Canada is in a full blown housing crisis. While much of the housing conversation centres around sky high prices in Toronto and Vancouver, affordability issues stretch across the entire country. The average home price in Canada was $650,140 as of August 2023. This is especially problematic for single Canadians.
Canada’s single population has increased steadily since 2000. According to Statista, there were more than 18 million singles living in Canada in 2022 (9.67M men and 8.60M women).
What’s a single with homeownership aspirations to do? It’s a difficult question without a lot of satisfying answers.
- Earn higher than average income consistently throughout your career
- Curb expectations for how much house you can realistically afford
- Be willing to sell the home to help fund retirement spending
- Find a partner with whom to share expenses
Easier said than done.
Let’s take a closer look at a real life situation. Katherine is 33-year-old single living in Calgary, Alta. She earns $80,000 per year working for a mid-sized company, with no pension and no employer matching savings plan. She plans to retire at age 65.
Katherine loves her apartment – it’s close to work and to all of her favourite amenities. Best of all, she pays just $1,600 per month in rent as a long-time tenant. Her total after-tax spending is $54,000 per year.
Despite her current situation, Katherine does feel pressure (FOMO) to buy a home and wants to know if home ownership is possible without derailing her finances. She opened a First Home Savings Account (FHSA) this year and plans to fund it with $8,000 before year-end. She’ll continue to prioritize the FHSA for the next four years, and aims to buy a home in 2028.
Price point matters, and Katherine is looking at condos in her area that are currently listed for $400,000. She thinks it would be realistic to budget $450,000 for such a condo in 2028. She’d prefer to put 20% down ($90k) to avoid CMHC premiums.
The numbers start to paint a picture as we model this out over Katherine’s lifetime.
First, we need to know how Katherine’s expenses will change when she becomes a home owner. We’d eliminate the rent expense of $1,600 per month ($19,200 per year), but then we must add phantom home ownership costs like house insurance ($2k), property taxes ($4.5k) and maintenance ($4.5k). So, Katherine’s after-tax spending goes from $54,000 down to $45,800.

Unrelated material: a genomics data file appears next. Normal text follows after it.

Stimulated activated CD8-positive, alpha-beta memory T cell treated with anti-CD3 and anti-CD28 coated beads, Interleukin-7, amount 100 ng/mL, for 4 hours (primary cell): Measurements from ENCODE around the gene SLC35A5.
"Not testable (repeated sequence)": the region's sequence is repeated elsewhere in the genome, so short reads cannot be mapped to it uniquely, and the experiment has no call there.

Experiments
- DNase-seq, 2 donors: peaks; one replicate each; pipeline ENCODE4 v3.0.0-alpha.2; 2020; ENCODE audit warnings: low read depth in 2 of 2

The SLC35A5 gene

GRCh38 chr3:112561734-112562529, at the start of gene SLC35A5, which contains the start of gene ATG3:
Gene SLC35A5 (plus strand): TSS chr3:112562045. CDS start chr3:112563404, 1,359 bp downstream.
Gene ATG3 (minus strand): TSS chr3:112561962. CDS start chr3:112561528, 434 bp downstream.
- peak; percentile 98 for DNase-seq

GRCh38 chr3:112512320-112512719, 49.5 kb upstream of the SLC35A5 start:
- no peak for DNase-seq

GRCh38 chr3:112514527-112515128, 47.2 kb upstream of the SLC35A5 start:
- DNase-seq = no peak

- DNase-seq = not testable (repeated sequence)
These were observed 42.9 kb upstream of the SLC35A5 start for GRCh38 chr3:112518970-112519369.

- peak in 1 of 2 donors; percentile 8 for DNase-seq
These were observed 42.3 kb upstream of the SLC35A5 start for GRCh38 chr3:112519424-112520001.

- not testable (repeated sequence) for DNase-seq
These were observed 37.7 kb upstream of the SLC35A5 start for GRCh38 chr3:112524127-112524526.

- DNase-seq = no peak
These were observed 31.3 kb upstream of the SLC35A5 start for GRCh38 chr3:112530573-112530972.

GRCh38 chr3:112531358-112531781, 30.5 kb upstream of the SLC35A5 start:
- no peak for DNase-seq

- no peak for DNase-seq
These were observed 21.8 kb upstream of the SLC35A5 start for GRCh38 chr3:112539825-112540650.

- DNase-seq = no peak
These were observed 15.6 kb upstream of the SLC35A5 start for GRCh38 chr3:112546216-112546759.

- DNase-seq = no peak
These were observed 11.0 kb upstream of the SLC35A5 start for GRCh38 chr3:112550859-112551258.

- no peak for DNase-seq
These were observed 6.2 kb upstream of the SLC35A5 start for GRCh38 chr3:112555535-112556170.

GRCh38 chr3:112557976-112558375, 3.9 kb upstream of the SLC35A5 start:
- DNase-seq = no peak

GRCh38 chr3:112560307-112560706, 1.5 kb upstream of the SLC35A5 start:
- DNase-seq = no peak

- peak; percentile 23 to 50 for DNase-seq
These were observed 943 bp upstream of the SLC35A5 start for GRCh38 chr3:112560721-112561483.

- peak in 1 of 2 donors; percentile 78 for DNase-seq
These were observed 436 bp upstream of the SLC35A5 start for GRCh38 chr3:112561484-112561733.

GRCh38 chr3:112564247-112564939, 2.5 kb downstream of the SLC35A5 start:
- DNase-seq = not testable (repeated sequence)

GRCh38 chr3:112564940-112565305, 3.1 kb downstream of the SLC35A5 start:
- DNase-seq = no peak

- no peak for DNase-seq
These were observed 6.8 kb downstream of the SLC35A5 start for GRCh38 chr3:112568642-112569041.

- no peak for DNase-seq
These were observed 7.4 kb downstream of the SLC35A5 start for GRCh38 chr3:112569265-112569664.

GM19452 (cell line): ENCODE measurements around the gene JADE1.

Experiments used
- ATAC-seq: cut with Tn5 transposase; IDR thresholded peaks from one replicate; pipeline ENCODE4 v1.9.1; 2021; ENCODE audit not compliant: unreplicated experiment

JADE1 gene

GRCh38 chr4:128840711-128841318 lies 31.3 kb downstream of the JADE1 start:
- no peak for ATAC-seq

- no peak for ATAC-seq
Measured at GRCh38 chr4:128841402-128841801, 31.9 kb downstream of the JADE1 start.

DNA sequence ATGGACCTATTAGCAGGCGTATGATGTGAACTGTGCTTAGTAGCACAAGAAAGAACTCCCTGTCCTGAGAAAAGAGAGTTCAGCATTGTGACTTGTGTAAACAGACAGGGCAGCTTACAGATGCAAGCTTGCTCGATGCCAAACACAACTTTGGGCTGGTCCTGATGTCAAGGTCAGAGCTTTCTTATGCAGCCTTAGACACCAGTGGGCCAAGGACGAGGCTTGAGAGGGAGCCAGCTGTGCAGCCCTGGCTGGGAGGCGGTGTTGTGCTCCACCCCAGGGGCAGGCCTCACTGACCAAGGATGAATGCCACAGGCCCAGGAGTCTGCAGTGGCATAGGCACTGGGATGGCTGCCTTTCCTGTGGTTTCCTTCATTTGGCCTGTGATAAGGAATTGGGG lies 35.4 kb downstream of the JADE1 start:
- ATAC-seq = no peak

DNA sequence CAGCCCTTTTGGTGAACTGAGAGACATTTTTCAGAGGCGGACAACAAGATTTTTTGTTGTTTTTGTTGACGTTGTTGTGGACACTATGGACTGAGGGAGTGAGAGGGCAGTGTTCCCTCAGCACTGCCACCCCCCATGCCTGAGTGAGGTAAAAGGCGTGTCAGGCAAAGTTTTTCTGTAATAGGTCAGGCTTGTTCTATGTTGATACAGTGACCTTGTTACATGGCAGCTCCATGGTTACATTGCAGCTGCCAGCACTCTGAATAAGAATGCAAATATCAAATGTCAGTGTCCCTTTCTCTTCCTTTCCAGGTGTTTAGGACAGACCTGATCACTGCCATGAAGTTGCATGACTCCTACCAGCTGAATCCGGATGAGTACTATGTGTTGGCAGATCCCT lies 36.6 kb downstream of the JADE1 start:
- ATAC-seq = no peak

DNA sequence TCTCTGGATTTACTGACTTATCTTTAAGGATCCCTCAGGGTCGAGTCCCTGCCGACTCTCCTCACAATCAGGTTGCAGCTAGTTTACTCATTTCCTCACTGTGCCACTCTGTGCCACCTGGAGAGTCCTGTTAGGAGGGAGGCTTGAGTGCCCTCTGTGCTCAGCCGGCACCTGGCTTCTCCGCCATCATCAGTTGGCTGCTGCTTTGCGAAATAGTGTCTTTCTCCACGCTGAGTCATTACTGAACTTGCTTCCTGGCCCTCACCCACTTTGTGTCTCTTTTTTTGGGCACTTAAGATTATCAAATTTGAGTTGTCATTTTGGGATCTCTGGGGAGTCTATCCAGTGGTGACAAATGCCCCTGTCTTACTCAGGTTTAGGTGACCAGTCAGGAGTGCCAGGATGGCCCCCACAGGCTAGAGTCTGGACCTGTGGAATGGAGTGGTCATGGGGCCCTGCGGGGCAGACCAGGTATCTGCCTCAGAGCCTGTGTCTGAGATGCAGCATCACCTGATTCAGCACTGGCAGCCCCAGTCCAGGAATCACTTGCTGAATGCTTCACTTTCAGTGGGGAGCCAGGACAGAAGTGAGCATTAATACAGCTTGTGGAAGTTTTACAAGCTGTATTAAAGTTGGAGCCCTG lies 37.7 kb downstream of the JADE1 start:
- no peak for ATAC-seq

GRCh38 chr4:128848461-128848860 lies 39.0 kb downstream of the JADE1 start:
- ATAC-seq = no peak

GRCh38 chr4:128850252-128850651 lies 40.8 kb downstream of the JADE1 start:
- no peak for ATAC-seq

But, she also expects to buy a new car around that time, so we should budget an additional $350 per month ($4,200 per year). That brings the after-tax spending back up to $50,000.
We also need to factor in the mortgage, which will come to $2,000 per month ($24,000 per year). At an average borrowing rate of 4.4% over the life of the mortgage, the home will be fully paid off by 2053 (25 years). That aligns with Katherine’s desire to enter retirement mortgage-free.
Let’s stop and think about the implications of buying a home. A straight “rent versus mortgage” comparison shows that Katherine would only need to increase her budget by $400 per month and she can happily own her own home instead of flushing rent money down the toilet.
A savvier evaluation shows that the total cost of home ownership is closer to $2,916 per month (mortgage + property taxes, insurance, maintenance) – an increase of more than $1,300 per month. Katherine is now spending $74,000 per year to live the same lifestyle as a home owner.
The implications here are massive. Remember, Katherine does not have a workplace pension or savings plan. She’s on her own to contribute to her retirement accounts, and the focus for the next five years will be on funding the FHSA so she can buy a home in 2028. She’s no longer contributing to her RRSP or TFSA.